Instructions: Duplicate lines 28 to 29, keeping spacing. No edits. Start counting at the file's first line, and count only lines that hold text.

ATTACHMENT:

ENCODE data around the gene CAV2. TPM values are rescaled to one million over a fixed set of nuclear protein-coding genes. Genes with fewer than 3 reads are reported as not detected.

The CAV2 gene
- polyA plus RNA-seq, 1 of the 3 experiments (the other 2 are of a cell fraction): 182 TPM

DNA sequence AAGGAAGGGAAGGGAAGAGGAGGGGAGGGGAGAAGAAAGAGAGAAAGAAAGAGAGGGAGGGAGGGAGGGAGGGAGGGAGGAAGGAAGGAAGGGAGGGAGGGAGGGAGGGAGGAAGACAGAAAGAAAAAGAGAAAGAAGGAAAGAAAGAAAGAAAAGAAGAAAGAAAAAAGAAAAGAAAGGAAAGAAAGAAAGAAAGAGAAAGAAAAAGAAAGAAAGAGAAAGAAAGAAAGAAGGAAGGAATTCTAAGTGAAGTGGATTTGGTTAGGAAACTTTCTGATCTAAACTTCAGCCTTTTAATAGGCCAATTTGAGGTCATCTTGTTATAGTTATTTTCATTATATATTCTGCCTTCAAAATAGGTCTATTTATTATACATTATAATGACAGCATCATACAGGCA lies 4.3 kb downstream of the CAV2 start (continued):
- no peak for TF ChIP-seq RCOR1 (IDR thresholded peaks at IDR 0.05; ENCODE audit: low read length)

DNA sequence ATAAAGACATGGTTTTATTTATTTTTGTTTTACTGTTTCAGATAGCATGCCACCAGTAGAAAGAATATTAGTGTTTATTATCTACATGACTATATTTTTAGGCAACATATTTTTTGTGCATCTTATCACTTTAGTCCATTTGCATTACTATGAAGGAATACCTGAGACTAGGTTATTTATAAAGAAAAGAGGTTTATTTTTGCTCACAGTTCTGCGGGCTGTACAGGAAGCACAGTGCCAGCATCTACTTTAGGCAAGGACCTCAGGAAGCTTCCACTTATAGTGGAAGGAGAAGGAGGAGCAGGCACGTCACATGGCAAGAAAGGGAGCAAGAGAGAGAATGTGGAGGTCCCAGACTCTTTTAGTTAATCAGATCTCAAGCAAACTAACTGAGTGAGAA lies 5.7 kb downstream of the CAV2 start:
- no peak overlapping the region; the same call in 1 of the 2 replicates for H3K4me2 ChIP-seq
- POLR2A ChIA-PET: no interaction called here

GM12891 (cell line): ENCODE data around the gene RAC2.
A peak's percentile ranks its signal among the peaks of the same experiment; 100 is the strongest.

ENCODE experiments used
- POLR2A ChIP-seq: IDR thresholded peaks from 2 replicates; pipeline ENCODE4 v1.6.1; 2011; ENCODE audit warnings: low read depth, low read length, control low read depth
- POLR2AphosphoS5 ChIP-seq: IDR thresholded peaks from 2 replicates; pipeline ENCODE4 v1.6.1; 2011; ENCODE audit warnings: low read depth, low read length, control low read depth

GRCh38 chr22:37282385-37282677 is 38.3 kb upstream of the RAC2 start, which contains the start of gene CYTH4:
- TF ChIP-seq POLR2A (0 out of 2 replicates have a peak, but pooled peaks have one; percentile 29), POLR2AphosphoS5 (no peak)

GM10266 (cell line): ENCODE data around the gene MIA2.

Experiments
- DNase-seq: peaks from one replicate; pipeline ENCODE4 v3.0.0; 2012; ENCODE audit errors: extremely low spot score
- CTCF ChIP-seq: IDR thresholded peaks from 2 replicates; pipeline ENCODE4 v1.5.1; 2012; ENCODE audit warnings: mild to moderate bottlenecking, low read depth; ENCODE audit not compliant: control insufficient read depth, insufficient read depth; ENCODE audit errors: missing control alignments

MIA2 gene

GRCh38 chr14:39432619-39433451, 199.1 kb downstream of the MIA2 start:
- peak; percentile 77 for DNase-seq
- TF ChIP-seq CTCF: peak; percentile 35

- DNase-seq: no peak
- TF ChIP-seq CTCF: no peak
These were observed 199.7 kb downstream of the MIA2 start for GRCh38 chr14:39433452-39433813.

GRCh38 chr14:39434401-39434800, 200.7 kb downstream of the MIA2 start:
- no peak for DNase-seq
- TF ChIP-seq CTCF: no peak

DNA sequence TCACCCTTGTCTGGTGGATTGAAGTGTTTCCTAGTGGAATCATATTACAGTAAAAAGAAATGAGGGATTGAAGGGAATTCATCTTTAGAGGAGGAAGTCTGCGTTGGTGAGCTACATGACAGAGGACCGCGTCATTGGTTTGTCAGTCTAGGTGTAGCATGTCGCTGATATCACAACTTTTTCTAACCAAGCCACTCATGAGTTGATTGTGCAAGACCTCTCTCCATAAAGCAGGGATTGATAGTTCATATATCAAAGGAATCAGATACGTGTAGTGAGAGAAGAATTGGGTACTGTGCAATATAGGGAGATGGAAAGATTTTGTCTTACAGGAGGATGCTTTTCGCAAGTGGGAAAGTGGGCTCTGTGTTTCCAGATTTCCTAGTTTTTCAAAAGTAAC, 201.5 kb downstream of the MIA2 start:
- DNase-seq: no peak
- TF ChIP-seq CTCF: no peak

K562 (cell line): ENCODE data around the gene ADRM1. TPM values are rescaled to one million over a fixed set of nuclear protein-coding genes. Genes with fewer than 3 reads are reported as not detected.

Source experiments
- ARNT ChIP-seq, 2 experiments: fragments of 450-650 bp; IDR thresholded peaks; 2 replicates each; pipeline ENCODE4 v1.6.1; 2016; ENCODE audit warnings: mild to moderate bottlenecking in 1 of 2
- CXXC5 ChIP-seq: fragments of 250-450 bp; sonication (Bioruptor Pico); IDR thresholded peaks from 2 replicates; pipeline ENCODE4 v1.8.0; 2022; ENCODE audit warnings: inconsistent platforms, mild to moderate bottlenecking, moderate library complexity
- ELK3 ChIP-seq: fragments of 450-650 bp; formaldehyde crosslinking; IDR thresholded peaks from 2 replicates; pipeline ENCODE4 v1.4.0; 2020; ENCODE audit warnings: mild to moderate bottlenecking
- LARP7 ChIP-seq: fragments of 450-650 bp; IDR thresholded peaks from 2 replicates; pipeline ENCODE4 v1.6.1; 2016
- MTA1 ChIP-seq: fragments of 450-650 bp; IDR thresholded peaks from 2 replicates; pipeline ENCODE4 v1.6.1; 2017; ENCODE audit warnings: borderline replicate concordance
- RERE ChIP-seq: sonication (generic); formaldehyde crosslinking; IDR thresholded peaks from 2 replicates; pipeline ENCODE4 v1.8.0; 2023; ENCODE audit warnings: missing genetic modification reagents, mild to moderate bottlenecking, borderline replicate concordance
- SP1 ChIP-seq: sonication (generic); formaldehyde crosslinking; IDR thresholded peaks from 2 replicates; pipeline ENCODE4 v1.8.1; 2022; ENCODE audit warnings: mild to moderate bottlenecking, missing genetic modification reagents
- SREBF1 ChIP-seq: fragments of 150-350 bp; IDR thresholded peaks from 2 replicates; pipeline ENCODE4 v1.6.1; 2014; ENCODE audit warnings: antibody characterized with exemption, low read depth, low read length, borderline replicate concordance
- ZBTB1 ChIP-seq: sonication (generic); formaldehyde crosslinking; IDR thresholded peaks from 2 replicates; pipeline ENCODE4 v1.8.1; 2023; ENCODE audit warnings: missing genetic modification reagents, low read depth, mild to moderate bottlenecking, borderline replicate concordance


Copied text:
- no peak for DNase-seq
- TF ChIP-seq CTCF: no peak